Which article in the November 1985 issue of Cosmo so infuriated one reader from Phoenix, Ariz., that they mailed editor-in-chief Helen Gurley Brown a death threat with a razor blade taped to the letter? Was it “An Intimate Look at Adultery?” “Twelve Hideaways for Lovers?” Or could it have been the pro-pagan “Astro Forecast for Your Man?”
In the 1960s, Brown remade the literary journal Cosmopolitan in her own breezy, flirty image. She headed the magazine for more than 30 years, then oversaw its 59 international editions for another 15 years until her death earlier this year.
Her editorial focus on having it all — once defined by the fun-loving Brown as “love, sex, and money” — earned her criticism from feminists and conservatives alike. But her biggest critic may have been one self-proclaimed “true defender of our womans rights.”
Brown’s FBI file reveals that an envelope without a return address arrived at Hearst Tower on December 9, 1985. It contained a Table of Contents page from the November 1985 issue and a handwritten letter addressed, “Dear scumbags.” It ends with the send-off, “You & most of your staff turn my stomach, I will now turn yours, literally,” with an arrow pointing to the enclosed razor blade.
The letter-writer was apparently angered that the magazine “distorted what love, emotion, and [illegible] to be…. Planting the seeds of discontent confusion and frustration in the minds of women especially younger ones & causing the break of many marriages and men in this reaping the fruits of your poisonius seeds.”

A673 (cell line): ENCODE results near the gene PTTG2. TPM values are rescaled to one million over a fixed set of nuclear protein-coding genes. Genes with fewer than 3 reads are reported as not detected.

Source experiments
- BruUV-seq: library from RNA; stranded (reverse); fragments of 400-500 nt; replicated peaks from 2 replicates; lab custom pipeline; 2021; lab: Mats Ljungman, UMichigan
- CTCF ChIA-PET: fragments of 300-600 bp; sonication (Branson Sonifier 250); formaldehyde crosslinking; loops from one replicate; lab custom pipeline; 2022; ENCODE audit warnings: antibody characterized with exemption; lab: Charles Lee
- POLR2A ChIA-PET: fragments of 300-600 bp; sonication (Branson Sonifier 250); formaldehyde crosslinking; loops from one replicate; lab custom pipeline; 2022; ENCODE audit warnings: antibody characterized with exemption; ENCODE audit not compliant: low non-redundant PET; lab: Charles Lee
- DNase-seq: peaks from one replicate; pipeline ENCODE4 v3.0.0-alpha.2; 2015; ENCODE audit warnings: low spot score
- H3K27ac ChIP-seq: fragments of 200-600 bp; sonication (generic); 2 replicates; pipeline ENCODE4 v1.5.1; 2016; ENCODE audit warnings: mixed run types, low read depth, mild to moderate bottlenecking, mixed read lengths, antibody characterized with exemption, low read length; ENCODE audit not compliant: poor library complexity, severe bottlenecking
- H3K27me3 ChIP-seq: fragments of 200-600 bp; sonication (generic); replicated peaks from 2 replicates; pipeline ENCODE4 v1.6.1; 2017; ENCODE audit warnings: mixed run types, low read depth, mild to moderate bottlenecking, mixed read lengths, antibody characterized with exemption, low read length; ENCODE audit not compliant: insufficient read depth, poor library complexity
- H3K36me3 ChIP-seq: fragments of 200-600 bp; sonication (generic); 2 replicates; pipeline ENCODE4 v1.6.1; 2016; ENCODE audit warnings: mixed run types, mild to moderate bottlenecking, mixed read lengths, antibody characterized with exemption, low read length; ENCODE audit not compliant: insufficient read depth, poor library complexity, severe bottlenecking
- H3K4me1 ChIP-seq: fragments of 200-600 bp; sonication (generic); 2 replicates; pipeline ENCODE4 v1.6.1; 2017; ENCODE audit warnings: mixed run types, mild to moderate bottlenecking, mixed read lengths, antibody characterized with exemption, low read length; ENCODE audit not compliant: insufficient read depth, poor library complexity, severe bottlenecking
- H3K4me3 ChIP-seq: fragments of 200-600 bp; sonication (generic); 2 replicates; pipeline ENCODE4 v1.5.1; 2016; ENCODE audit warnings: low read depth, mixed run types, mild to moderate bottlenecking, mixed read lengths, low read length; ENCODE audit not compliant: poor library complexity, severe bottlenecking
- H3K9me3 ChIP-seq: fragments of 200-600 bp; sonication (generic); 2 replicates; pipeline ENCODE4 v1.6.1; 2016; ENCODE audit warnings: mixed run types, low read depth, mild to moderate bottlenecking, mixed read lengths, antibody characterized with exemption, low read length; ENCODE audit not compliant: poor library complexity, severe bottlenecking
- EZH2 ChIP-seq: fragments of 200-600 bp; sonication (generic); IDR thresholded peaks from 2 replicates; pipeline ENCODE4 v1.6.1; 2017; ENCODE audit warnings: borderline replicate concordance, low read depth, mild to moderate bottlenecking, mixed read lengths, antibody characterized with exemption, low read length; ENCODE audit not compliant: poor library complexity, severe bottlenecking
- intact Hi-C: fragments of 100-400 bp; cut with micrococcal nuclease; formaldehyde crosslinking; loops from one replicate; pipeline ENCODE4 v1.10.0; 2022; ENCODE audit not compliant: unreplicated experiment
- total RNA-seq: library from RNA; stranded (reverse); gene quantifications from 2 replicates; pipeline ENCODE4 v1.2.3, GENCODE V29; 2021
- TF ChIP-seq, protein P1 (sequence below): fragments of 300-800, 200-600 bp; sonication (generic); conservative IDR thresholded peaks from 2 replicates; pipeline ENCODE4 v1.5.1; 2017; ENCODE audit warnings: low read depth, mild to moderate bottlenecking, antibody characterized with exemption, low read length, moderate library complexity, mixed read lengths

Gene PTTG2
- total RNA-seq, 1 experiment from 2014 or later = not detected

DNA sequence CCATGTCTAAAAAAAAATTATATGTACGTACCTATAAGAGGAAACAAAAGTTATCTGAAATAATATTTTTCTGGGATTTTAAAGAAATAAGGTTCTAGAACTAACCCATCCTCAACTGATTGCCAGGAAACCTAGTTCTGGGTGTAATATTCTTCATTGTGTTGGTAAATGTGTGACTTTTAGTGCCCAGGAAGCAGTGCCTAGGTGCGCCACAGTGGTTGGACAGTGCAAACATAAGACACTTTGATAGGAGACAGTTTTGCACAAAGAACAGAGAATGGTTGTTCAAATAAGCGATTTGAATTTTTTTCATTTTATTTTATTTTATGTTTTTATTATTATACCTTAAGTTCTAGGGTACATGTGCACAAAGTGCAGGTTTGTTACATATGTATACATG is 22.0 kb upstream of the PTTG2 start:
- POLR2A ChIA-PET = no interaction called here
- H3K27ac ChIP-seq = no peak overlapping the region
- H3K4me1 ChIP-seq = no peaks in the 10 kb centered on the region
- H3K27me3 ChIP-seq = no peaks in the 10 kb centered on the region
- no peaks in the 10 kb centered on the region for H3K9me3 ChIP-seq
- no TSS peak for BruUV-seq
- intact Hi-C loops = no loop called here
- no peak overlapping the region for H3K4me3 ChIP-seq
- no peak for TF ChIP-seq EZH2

The critique then became less coherent, accusing the “rag sheet of [the] Jewish tainted Communistic tactic of divide & conquer.”
Most alarmingly, the letter includes the threat, “Before the year is up I will be in New York for a month and it will be time for you to pay up. … I will do to your & your maga. in N.Y. something that will turn your rag sheet upside down and make shocking news. One or more if possible of your scum resident ‘writings’ will be no more maybe even the vulgar whore Helen Gurly Brown.”
The letter-writer also faulted the magazine for “glaring perverting headlines” and “garbage you promote just to make money.”
Both Brown and the Hearst Tower’s Director of Corporate Security stated that they had not received similar letters in the past. They told FBI investigators “they were not taking the letter too seriously, but … wanted to make it a matter of record.”
Four months later, the New York Office lifted 12 fingerprints from the envelope, letter, and the Table of Contents page but closed the case, citing heavy workloads among its agents.
Read the full letter below, or on the request page.
This piece is part of Subjects Matter: The FBI Files Project
Image via Wikimedia Commons